Now, this monitoring is going to increase our visibility into Iran’s nuclear program as well as our ability to react should Iran renege on this agreement. And taken together, these first steps will help prevent Iran from using the cover of negotiations to continue advancing its nuclear program in secret – a concern that everybody on this dais shares.
            Now, in addition – this is very important – one of our greatest concerns has been the Arak – A-r-a-k – nuclear reactor facility. And this is a heavy-water, plutonium-capable reactor. That’s unacceptable to us. In the first step, we have now succeeded in preventing them from doing any additional fuel testing, from transferring any fuel rods into the reactor, and from installing any of the uninstalled components which are critical to their ability to be able to advance that particular reactor. So it’s frozen stone cold where it is in terms of its nuclear threat and capacity. Iran will not be able to commission the Arak reactor during the course of this interim first-step agreement. That’s very important.
            Now, we have strong feelings about what will happen in a final comprehensive agreement. From our point of view, Arak is unacceptable. You can’t have a heavy-water reactor. But we’ve taken the first step in the context of a first step, and they will have to halt production of fuel for this reactor and not transfer any fuel or heavy water to the reactor site. It cannot conduct any additional fuel testing for this. and Iran is required to give us design information for the site. We’re actually going to have the plans for the site delivered to us. We’ve long sought this information, and it will provide critical insight into the reactor that has not been previously available to us through intel or any other sources.
            Now, those are the highlights of what we get in this agreement. And I know many of you have asked, “Well, what does Iran get in return?” And I’ve seen outlandish numbers out there in some articles talking about 30, 40, 50 billion dollars and so forth, or disintegration of the sanctions. My friends, that’s just not true. It’s absolutely not true. We have red-teamed and vetted and cross-examined and run through all the possible numbers through the intel community, through the Treasury Department, through the people in charge of sanctions, and our estimates are that at the end of the six months, if they fully comply, if this holds, they would have somewhere in the vicinity of $7 billion total.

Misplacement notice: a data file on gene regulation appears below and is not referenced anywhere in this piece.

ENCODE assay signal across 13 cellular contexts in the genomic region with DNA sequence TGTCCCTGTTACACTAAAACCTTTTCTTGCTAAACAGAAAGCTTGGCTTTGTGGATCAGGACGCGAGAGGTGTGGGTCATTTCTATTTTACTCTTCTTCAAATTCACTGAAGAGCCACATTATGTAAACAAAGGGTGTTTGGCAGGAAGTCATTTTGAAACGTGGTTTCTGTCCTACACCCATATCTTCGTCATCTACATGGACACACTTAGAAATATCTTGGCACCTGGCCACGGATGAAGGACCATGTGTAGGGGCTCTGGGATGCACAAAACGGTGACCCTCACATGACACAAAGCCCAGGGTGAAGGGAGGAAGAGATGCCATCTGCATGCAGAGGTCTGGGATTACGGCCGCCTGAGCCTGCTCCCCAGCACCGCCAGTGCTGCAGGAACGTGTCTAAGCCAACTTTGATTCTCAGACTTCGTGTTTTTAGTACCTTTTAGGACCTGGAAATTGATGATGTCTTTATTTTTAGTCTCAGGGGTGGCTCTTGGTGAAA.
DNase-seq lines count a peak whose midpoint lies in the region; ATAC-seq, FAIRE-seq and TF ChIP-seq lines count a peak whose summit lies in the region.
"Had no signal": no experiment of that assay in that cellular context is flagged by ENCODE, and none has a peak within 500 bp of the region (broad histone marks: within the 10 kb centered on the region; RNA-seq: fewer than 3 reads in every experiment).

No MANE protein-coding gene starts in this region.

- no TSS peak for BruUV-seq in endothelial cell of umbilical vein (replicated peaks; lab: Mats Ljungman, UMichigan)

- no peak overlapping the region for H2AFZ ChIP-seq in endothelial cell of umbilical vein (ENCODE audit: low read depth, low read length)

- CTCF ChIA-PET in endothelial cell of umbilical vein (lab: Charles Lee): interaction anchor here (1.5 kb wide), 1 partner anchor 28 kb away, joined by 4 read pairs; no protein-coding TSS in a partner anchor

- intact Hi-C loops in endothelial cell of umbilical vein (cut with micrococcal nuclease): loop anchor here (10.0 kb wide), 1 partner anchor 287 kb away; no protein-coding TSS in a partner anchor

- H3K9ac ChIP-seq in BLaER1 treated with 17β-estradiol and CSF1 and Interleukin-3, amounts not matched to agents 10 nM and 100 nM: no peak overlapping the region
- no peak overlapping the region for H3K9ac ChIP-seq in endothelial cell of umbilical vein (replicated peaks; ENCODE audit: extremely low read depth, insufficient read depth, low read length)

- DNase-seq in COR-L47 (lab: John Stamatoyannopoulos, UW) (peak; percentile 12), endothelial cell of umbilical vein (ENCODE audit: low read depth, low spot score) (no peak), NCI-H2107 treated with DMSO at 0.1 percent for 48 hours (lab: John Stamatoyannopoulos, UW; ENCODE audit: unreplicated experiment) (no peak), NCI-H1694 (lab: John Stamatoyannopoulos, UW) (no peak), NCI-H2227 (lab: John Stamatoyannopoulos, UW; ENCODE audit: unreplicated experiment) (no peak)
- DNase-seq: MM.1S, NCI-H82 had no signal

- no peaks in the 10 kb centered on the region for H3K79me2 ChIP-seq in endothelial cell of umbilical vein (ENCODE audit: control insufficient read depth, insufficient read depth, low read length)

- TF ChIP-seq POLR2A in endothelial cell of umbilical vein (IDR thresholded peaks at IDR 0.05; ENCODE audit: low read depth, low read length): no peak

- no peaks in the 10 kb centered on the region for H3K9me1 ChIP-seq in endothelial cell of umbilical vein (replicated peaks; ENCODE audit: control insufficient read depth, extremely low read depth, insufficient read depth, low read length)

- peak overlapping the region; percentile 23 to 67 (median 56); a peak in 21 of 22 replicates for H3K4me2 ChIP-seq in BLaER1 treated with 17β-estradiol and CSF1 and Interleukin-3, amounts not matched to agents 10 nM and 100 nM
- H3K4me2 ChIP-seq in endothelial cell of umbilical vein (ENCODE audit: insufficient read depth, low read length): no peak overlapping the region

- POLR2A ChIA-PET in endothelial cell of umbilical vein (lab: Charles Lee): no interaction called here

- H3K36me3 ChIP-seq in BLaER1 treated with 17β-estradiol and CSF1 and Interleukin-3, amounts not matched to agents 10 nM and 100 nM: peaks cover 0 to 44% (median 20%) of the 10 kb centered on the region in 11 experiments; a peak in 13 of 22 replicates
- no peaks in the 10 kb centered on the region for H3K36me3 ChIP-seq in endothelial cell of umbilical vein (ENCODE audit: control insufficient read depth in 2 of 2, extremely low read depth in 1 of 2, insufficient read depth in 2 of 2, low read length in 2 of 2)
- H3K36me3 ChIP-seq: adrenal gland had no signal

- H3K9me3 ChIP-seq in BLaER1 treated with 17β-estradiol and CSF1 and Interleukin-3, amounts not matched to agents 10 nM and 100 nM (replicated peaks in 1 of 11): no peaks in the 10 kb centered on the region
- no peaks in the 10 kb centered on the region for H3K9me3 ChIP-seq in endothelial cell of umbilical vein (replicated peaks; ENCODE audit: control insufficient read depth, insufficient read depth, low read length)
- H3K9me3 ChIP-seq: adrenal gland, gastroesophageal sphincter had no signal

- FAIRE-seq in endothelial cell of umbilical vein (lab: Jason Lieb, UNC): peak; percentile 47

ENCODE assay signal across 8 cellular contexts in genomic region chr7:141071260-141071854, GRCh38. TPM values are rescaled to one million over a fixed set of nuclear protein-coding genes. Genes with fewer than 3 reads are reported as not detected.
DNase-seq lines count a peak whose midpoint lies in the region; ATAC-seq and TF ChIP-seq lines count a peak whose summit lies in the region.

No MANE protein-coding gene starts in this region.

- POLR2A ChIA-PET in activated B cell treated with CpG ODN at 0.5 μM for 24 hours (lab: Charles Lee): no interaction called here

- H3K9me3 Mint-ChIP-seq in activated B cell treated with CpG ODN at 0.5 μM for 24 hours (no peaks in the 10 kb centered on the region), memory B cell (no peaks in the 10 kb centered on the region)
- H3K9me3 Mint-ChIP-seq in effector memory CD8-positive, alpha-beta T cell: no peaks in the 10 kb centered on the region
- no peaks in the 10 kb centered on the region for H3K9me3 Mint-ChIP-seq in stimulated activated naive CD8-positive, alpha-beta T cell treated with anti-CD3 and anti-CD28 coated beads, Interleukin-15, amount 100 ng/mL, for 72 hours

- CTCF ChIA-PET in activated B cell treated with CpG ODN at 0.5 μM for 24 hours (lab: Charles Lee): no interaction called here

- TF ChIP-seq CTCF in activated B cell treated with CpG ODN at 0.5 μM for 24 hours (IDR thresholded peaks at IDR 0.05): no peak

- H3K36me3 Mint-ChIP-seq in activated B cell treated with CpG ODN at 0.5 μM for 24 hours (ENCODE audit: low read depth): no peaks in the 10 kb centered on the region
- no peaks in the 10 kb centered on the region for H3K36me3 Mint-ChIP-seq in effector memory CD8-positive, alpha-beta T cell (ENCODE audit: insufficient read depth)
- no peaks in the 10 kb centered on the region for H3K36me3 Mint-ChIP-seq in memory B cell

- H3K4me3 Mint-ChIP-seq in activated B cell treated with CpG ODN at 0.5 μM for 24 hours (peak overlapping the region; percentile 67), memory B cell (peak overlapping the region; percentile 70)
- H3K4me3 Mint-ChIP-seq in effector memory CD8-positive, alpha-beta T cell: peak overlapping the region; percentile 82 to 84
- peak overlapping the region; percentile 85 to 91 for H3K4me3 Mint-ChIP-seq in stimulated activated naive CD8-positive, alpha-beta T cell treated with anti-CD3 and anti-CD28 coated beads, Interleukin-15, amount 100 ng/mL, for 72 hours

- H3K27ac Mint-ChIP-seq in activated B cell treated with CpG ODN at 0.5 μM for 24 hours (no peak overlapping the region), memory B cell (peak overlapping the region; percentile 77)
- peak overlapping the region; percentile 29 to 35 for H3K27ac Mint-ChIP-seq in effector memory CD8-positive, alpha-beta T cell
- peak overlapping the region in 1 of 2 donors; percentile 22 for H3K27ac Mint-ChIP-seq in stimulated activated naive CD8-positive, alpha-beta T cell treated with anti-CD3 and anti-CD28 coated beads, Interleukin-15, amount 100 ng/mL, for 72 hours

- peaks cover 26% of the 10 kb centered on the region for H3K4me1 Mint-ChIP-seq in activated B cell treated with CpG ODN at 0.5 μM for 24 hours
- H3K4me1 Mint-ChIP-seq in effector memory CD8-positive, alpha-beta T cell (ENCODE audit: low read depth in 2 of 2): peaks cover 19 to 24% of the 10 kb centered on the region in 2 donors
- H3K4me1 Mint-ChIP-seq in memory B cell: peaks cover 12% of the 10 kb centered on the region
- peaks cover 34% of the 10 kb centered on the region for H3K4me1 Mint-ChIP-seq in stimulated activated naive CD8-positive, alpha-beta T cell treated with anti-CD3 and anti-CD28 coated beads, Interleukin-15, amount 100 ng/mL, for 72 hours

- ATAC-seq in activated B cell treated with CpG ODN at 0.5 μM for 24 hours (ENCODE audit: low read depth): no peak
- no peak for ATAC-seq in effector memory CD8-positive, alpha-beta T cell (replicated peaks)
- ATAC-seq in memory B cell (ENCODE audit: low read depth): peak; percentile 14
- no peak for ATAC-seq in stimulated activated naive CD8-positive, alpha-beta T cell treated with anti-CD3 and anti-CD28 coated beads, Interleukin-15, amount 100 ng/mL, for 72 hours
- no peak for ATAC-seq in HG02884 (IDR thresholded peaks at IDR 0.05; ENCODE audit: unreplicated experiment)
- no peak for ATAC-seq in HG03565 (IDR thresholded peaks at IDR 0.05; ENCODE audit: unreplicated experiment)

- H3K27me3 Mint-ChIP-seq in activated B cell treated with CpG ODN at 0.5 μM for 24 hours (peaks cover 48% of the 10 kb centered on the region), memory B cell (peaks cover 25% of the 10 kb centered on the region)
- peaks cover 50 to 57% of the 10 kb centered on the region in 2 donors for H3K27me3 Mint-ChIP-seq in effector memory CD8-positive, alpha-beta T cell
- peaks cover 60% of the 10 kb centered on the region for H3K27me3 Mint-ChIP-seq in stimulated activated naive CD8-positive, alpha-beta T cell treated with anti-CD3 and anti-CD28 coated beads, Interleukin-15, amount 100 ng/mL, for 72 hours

And this is something that I think you ought to take great pride in. I was here as chairman when we put his in place. I voted for these sanctions, like we all did in the United States Senate. I think we were 100 to nothing as a matter of fact. And we put them in place for a purpose. The purpose was to get to this negotiation. The purpose was to see whether or not diplomacy and avoidance of war could actually deliver the same thing or better than you might be able to get through confrontation.
            Now, sanctions relief is limited to the very few targeted areas that are specified in this agreement for a total of about the $7 billion that I’ve described. And we will continue to vigorously – Ranking Member Engel, we will absolutely not only will we – I mean, this is going to actually result in a greater intensity of focus on the sanctions because I’ve sent a message to every single facility of the United States anywhere in the world that every agency is to be on alert to see any least movement by anybody towards an effort to try to circumvent or undo the sanctions. We don’t believe that will happen. And one of the reasons it won’t happen is we have a united P5+1. Russia, China, the United States, France, Germany, and Great Britain are all united in this assurance that we will not undo the sanctions and that we will stay focused on their enforcement.
            Now, all the sanctions on Iran further on its abysmal human rights record, over its support for terrorism, which you’ve mentioned, and over its destabilizing activities in places like Syria – those sanctions will all remain in effect. They’ve nothing to do with the nuclear. They’re there for the reasons they’re there, and we’re not taking them off. This agreement does provide Iran with a very limited, temporary, and reversible relief. And it’s reversible at any time in the process if there is noncompliance. If Iran fails to meet its commitments, we can and will revoke this relief. And we will be the first ones to come to you if this fails to ask you for additional sanctions.